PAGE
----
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Pensions

Discussion in 'The Brain Box' started by Dusty, Jan 9, 2014.

  1. Dusty Don't run, you'll only die tired....

    Dusty
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    Is anyone else affected by the compulsory pension opt in scheme or whatever it is?

    This will be the first pension I've paid into, bit late starting at 35 but I work with a few people who paid into pensions for up to 23 years and lost the lot.

    My work one seems to be quite good, they're paying in 5.5% if I contribute 5% of my salary plus the NI deductions from salary sacrifice about £180 a month is being paid into my little pot. I can up that at any time too and we're getting heavily discounted admin fees through the pension provider as well.
     
  2. Marc0 GB Veterans

    Marc0
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    Same here @Dusty, work pension seemed a really good deal so am now running that AND the private pension I have had since I was 18.
     
  3. AmyStroodle Well-Known Member

    AmyStroodle
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    I've just started (Well I've had it a year and a month now) my first full time job and pensions scare and confuse me. 0.0

    I know my company has one where my boss matches the payments I put into mine up to a certain % but ... I dunno ... plan on leaving here soon so is there a point starting one?
     
  4. Dusty Don't run, you'll only die tired....

    Dusty
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    you may be able to bring it to your new employer. Get as much as you can afford in as early as you can, you'll be glad when you're older. I wish I had started years ago, unfortunately that's only a benefit of hindsight and taking advice.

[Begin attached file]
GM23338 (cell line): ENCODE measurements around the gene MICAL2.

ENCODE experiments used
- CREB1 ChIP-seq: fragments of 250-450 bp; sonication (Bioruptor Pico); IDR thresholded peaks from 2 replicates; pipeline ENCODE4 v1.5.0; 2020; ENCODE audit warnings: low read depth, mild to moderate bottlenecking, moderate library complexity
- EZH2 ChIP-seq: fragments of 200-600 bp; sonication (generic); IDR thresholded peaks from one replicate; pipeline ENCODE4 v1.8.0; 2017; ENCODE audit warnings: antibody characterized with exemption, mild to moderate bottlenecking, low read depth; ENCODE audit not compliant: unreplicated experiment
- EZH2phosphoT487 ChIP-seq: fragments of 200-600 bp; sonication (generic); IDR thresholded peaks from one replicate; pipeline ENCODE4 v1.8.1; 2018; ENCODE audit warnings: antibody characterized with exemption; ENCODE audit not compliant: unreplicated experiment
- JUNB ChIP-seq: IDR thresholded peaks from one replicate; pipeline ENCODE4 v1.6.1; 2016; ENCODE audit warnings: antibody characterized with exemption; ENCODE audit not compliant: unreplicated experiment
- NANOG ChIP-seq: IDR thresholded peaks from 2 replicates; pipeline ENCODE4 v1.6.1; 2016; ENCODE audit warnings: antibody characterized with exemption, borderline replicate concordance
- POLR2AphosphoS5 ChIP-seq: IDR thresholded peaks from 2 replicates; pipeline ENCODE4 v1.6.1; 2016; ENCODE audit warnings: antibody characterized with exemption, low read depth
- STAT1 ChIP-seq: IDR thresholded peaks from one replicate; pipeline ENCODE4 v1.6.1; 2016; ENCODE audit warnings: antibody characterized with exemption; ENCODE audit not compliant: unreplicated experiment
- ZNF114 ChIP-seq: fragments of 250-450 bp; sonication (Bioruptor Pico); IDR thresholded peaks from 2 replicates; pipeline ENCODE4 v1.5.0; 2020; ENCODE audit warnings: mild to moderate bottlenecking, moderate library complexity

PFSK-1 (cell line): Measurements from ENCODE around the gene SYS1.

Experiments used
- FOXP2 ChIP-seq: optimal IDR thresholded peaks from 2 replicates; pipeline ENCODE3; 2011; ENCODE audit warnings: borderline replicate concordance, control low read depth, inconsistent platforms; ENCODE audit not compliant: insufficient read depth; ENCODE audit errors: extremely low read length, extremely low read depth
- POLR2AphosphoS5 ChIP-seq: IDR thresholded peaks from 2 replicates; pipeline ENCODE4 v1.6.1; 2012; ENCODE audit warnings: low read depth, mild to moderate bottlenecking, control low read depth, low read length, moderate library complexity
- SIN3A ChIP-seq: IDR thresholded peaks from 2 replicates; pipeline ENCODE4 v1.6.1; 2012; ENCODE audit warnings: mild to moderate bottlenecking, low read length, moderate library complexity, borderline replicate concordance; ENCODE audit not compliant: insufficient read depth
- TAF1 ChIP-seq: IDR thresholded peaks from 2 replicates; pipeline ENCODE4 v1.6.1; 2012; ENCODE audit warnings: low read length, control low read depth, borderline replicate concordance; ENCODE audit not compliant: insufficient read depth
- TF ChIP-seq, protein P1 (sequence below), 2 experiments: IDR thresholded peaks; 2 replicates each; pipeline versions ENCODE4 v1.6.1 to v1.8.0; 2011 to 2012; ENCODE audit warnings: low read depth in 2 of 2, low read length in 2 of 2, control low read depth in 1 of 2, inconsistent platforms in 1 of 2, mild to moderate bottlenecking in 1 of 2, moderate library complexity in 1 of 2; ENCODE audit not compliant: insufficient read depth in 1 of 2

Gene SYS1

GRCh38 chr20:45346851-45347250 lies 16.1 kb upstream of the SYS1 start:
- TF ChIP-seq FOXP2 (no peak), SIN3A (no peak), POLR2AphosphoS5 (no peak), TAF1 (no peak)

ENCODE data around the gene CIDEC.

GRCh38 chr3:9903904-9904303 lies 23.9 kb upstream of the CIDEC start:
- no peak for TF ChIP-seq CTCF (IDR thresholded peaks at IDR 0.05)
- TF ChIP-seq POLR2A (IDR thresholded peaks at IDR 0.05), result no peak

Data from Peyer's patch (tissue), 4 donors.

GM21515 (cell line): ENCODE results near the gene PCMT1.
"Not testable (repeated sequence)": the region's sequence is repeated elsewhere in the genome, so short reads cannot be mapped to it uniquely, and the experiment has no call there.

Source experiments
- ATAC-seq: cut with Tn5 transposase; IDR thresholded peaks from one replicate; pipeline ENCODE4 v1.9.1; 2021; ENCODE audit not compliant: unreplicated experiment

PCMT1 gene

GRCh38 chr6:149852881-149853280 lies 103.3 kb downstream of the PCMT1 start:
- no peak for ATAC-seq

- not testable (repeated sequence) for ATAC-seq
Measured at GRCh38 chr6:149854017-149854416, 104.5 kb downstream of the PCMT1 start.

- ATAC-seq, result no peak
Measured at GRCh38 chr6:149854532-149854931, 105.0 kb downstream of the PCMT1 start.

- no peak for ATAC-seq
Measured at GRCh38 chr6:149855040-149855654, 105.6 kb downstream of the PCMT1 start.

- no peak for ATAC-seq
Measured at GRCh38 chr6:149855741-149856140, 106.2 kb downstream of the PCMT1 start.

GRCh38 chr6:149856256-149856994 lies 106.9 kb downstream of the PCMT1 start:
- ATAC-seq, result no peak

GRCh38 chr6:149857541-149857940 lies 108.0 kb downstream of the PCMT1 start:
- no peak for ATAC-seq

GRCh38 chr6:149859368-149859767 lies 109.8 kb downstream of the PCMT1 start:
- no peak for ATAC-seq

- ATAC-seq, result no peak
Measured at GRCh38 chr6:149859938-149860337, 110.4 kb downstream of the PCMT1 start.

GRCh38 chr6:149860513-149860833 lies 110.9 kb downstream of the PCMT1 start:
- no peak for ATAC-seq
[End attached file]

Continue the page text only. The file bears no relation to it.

5. tombut716 Team Proteus Founder & UKPSF Member #5993

    tombut716
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    Are pension is ****. We put in 1% they put in 1% for the next 3 years, then 3% they put 2% for a year then by 2018 it's will be 5% they pay 3%. Majority of us have opted out
     
  6. Tom Tom

    Tom
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    Make sure you go somewhere
    Peoples working ages are going to rise & pensions are going to drop over the years - unless we get into an old fashioned world war and cut the populations
     
  7. digitalman Well-Known Member

    digitalman
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    Not wanting to be the party pooper, but I would be careful doing that because the tax man can jump on you from a great height if you are doing both.

    But having a pension is essential these days but you either have to have a whole bucket full or nothing because if you fall into the middle ground of just having enough you will get zero support from the government whilst those maybe just a few pounds worse off a month than you can claim for everything.
     
  8. it8nthot Well-Known Member

    it8nthot
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    I got myself and the wife an extremely good financial advisor (now retired) and we are sat here enjoying our pensions:)
    It confused the hell out of us so he was a great help
     
  9. Dup Well-Known Member

    Dup
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    Hey guys, sorry to revive an old thread but i am an employer and my dad is an accountant and I figured I would help you out a little:

    The pensions in the workplace scheme have been brought into place because of low state pensions and people not being set once they have retired. If you go onto workplace pensions it will tell you your retiring age, for someone like me at 27, im looking at 70 before I receive my state pension! Although I can retired whenever I like (hopefully 30 ha)